More about the Green Data Centre

What I wrote the other week goes to prove that old adage “its easier to write a long article than it is a short one”, but I have just a few follow-ups, having slept on it for a few days.

Sun's stall as eco-friendly americans seems quite brave given the trans-oceanic debates on responsible enviromental macro-economic behaviour that took place towards the end of the week. It should go down well and I know that Charles Andrews (Sun's UK Sales Director) is talking to his customers contacts about the brand value to them of "Green" behaviour in the data centre.

One of the other things that I didn't get at the time was that the cute DC simulator is in fact available on the 'net, here.... I have now run this on my Windows XP partion and had to update my Java Runtime environment, but that was easy enough. I suggest you check it out and have fun, you can see what it looks like below.

Sun's Sim Data Center, a screen shot

One of the things I quite like is the economic and green views you can take using the tool. Slowly, my customers have been moving from one to the other. It is clear to me that Data Centre managers are moving from IT economics as their sole drivers (Investment, Benefits and IRR%) to include the environmentals (Kwatts/M2, Cooling and Space) as constraints and viewing both the average and marginal cost of the enviromentals as key factors in their own right.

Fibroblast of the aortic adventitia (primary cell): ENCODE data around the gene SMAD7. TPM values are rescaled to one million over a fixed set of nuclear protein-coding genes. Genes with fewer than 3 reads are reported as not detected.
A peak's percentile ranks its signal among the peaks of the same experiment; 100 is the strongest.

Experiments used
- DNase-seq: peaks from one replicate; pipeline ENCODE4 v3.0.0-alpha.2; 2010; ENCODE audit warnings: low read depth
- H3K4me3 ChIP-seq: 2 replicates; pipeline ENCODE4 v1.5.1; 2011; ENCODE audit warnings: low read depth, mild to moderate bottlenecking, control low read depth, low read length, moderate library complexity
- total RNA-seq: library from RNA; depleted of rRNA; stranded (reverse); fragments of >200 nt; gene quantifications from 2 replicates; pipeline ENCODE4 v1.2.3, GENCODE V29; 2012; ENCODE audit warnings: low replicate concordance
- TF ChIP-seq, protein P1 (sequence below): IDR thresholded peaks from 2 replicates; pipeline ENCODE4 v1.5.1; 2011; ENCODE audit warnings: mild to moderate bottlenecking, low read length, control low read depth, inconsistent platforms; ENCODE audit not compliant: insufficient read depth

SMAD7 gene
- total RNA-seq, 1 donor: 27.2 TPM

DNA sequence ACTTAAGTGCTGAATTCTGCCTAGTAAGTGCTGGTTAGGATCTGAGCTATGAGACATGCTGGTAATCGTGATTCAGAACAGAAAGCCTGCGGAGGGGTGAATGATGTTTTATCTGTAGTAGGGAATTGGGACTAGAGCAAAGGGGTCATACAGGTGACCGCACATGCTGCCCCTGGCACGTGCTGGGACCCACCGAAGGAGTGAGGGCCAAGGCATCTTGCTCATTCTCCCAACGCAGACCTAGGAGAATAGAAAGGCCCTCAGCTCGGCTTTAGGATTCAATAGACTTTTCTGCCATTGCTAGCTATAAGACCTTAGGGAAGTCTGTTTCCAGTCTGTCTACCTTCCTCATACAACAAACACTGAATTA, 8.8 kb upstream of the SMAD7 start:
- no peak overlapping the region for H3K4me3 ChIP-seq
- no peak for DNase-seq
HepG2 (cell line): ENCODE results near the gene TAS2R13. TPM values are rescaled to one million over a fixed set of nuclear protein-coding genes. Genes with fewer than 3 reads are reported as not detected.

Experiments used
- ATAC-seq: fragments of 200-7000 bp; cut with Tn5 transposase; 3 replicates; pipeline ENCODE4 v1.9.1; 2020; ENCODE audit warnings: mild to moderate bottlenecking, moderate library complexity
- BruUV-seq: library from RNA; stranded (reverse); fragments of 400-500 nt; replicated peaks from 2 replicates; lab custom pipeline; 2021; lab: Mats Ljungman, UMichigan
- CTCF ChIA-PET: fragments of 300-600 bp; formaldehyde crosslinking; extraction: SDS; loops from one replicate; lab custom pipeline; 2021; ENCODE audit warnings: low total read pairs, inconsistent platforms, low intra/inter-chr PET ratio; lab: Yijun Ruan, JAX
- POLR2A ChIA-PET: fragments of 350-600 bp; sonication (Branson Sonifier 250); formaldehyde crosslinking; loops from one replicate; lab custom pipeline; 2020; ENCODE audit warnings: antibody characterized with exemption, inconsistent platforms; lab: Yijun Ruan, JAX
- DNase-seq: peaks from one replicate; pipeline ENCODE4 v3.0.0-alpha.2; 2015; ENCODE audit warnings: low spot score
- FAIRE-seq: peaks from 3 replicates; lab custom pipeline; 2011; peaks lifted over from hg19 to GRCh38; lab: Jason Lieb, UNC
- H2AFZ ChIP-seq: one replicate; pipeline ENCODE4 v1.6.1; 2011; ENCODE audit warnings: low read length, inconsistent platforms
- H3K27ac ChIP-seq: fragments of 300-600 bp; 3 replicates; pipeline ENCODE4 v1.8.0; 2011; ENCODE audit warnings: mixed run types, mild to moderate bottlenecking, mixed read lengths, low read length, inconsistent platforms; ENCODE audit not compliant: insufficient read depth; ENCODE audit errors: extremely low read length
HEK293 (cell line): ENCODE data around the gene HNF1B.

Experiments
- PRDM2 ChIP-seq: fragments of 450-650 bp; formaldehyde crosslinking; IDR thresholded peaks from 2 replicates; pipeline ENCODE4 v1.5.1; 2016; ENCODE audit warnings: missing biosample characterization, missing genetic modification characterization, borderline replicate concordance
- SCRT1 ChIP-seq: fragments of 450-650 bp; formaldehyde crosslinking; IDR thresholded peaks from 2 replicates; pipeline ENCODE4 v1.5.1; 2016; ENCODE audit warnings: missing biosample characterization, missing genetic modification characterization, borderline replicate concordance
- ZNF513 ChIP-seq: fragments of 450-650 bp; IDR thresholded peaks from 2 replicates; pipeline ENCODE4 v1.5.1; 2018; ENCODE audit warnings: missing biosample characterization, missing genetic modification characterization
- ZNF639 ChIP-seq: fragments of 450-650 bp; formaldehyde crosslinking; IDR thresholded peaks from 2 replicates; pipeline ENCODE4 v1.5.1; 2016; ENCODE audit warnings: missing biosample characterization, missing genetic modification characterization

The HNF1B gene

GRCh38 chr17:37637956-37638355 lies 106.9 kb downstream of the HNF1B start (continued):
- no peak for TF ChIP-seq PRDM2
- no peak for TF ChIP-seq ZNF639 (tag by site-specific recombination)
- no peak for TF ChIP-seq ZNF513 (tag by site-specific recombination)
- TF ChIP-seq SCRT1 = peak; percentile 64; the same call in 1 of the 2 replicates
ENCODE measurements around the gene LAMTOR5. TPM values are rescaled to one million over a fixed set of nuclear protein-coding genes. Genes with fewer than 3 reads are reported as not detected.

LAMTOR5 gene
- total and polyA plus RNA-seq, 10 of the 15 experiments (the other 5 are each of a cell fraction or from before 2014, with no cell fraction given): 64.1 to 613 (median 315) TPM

One of the problems that tools such as these need to answer though is the Mandy Rice Davies answer. Having alleged, in the 1950s, that the UK Minister of Defence had been sleeping with a soviet spy's girlfriend, she is confronted by a journalist who states “Mr Profumo says your lying”, Mandy replies “Well he would, wouldn't he”. Sun's simulation tool state that Sun's hardware is better and cheaper than IBMs, - "Well we would, wouldn't we!". The only way to assuage people's suspicion is to show the cynics the facts, the reasoning, the analysis and the conclusions. I know that people want to and will examine the facts, and such tools need to expose their assumptions and reasoning. (It's always made me curious though why Sun and not IBM (or Gartner) have to answer to Mandy's legacy.)

On a different subject, part of IBM's spoiling tactics was to say that the T1 is not a general purpose CPU, Jonathan's rejoinder “It's not, it runs one application really well though ...... its called the Internet”.

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